With URIs we can reference and locate just about everything we need to on the internet, from books, videos, sites, and games. Without URIs we’d still be stuck in specific clunky ways to access specific things using specific clients and methods, instructions which I followed in many a book before URIs became a big thing. Now, it’s simple: http://wunk.me/
I came across this book in the Colorado State University library, one of my favorite places, and was intrigued. I was intrigued because it seemed that instead of relying on esoteric computational equations and such, talking about optimization, O notations, and such, this book instead took the approach of diving directly into straight implementation of a compiler and interpreter.
asherwunk/phabstractic now implements a common event object, useful in the “Universal Event System”. The Universal Event System What I call the universal event system is basically several constructs built on top of the Publisher/Observer design...
I decided that, for future projects, I needed to port asherwunk/phabstractic to the Python programming language (pyabstractic). Well, phabstractic relies on a couple packages itself that are in the PHP domain. One of these packages is zend-config, which is part of the Zend Framework programming library.
Observers and Publisher design patterns are very important in that they enable a certain amount of reactive programming. When you only want something to execute or occur when a particular event occurs it makes more sense to just test for state change then to hard code in an if clause for every step.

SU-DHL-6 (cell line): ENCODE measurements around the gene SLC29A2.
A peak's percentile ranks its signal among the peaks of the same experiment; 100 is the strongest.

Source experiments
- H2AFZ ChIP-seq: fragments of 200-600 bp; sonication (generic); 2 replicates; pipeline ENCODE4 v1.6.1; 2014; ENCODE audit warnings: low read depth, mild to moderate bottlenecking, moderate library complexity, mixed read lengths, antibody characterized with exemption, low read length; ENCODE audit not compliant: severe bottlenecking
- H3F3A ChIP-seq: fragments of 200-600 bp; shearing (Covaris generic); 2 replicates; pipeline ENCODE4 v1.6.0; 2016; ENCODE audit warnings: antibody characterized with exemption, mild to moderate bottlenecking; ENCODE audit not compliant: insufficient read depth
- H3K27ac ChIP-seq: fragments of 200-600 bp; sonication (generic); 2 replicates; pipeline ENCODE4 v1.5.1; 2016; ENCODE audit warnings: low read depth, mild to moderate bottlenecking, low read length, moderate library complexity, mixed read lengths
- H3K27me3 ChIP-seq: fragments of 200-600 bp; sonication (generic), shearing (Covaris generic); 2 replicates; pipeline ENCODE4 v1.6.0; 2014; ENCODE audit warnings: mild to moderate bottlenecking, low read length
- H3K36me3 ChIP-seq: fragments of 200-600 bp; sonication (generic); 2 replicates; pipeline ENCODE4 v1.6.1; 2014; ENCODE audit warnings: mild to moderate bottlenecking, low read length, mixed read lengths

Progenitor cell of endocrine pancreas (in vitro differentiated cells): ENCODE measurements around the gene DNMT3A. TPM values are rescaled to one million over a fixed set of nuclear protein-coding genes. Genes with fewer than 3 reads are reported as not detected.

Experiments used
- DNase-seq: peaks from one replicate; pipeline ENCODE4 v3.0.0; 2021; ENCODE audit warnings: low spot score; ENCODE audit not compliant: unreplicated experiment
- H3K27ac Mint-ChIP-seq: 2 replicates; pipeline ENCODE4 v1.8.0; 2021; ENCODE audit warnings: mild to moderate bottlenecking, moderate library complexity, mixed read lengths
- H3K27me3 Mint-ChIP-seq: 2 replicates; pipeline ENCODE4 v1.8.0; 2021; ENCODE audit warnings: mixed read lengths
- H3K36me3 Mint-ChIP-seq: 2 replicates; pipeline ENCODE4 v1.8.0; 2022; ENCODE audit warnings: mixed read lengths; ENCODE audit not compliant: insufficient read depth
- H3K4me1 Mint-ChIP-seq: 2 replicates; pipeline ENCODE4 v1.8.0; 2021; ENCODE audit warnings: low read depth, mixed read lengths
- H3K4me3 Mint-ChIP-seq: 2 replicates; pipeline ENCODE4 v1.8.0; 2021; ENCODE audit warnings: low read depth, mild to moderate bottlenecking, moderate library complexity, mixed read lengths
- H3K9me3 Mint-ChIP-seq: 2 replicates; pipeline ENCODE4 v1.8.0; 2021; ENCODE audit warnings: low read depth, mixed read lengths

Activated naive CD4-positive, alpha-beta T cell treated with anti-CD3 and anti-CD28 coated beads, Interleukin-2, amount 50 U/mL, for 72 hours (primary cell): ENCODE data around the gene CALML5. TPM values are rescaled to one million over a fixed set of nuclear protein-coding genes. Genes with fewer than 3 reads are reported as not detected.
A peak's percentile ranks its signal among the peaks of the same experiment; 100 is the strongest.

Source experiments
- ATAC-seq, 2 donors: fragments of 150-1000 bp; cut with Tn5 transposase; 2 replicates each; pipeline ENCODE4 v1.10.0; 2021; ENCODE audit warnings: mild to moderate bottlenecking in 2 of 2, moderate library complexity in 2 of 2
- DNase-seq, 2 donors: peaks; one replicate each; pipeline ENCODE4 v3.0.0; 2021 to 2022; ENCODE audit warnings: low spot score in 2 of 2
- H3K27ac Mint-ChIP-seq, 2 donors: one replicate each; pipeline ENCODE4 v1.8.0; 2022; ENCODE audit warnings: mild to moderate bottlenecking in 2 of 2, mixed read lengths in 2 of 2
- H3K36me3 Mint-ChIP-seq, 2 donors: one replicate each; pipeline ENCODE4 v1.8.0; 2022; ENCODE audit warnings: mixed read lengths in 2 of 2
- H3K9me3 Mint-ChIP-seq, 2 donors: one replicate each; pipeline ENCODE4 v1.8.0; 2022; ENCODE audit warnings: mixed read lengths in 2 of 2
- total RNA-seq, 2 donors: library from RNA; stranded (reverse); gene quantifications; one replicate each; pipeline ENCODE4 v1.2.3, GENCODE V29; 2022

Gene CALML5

Doubly linked lists are important data structures for they enable a range of data to be stored in sequential order in memory without necessarily having to be spaced next to each other, or worry about a particular size. There are many advantages to storing data outside of an array like this, including the dynamic nature of its allocation and flexibility of editing the order of elements (including the addition and subtraction of elements).
Object stores, associative arrays, and Maps are important data structures. They are useful in statistical analysis, as well as for in memory database storage, such as a Redis implementation. The advantage of a map is that you don’t have to remember cryptic index values, as well it allows you to establish an abstract association between two data objects.
It’s not too hard to set up a basic command line PHP coding environment using github, composer, and phpunit. This tutorial covered how to set up the development environment if you’re using php purely from the command line. This tutorial did not cover *AMP installations.
Priority Queues are very useful and usually, are implemented using heaps. This Priority Queue is implemented using an array that sorts itself rather than an overly complicated binary tree or heap. A priority queue is very useful for event-oriented programming, multitasking processes, and online message queues.
Self-sorting lists can be very handy. For instance, we could easily implement a priority queue by utilizing a sorted list, and that’s something we’re going to do, simply using the comparison method on competing priorities. Self-sorting arrays make putting everything in order in a messaging queue fairly simple.